There’s an interesting thought experiment in political philosophy, which suggests that people living in the “state of nature”, with no government or organised security, would ultimately create a government to keep them safe and to arbitrate justice.
The contract involves a community establishing a government by means of each citizen agreeing to give up a small percentage of what they own in order to fund a centralised police force, a justice system, and to procure public goods such as roads, dams and works of engineering.
The “social contract” is a tacit agreement underpinning liberal democracy, whereby people pay taxes and the government provides protection and basic services. The cornerstones in the social contract are the police force and justice system, with safety and security being the reasons why the “contract” originally took place.
In South Africa, the people have kept their side of the contract and continue to pay taxes, but the government has failed to keep its side of the contract. It doesn’t properly utilise its resources to keep the public safe and to arbitrate between citizens who have disputes.
Most taxpayers use private security firms to do the job of the police; they pay for medical aid and their own health; and the magistrates’ courts are clogged up and inaccessible. In addition, the government does not maintain public goods such as roads and other infrastructure, notably electricity and water, and when maintenance occurs it is at a snail’s pace.
Citizens do not feel secure, they have hindered access to the law, and infrastructure isn’t maintained, which means that the government has broken the social contract with the people. In fact, the government seems completely unaware that a social contract even exists.
Citizens need very little from a government apart from safety and security. In some countries, for example, parts of Western America, the roads and infrastructure were largely built by private individuals and companies, and countries have thrived with minimalistic governments. It is important to remember that governments rely on citizens for their survival, whereas citizens can do almost anything by themselves if they need to.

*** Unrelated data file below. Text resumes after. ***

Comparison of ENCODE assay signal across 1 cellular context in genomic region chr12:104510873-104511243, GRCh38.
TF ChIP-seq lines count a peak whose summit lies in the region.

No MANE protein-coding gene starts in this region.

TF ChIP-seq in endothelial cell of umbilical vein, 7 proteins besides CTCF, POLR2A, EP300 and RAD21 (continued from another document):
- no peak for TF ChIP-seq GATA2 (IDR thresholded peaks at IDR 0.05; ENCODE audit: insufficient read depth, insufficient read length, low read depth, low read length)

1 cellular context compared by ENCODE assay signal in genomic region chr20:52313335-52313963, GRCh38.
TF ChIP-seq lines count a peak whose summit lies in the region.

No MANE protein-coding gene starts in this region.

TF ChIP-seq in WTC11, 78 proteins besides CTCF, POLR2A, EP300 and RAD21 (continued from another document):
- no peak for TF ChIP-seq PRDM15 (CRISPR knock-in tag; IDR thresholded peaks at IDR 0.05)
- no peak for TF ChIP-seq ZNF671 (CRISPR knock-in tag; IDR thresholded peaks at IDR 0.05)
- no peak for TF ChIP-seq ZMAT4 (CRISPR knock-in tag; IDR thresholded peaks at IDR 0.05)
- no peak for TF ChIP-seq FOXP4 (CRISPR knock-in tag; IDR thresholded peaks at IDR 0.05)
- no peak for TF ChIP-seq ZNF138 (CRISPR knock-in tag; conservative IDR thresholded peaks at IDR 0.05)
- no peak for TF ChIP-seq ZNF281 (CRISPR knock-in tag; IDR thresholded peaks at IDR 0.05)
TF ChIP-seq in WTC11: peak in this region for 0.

South Africa’s government is ignoring its citizens and acting more like a dictatorship than a liberal democracy. It spends tax money on itself, on tenders and contracts employing a grossly overpopulated public sector, on white elephant state enterprises, and on basically everything else except the safety and security of its citizens.
The social contract does not have a start date or an end date – it is an ongoing contract between the people and the government. The government therefore needs to reflect on this question: Do the citizens of South Africa want all the politicians and public servants, all the committee meetings, debates and lavish spending, or would they prefer to have the basics – safety, security, and good infrastructure to enable them to go about their business and earn a living?
If the answer is the latter, then there is only one solution, and the government needs to cut itself down to size to enable it to focus on and fulfil the basic tenets in the social contract. It can only achieve this by shearing off its excess weight, which is pulling it in so many directions at once that it has become frozen and impotent.
Downscaling will involve great courage and pain, but if history is a compass, it will be far less painful than if the citizens are forced at some stage, through desperation, to take the matter into their own hands.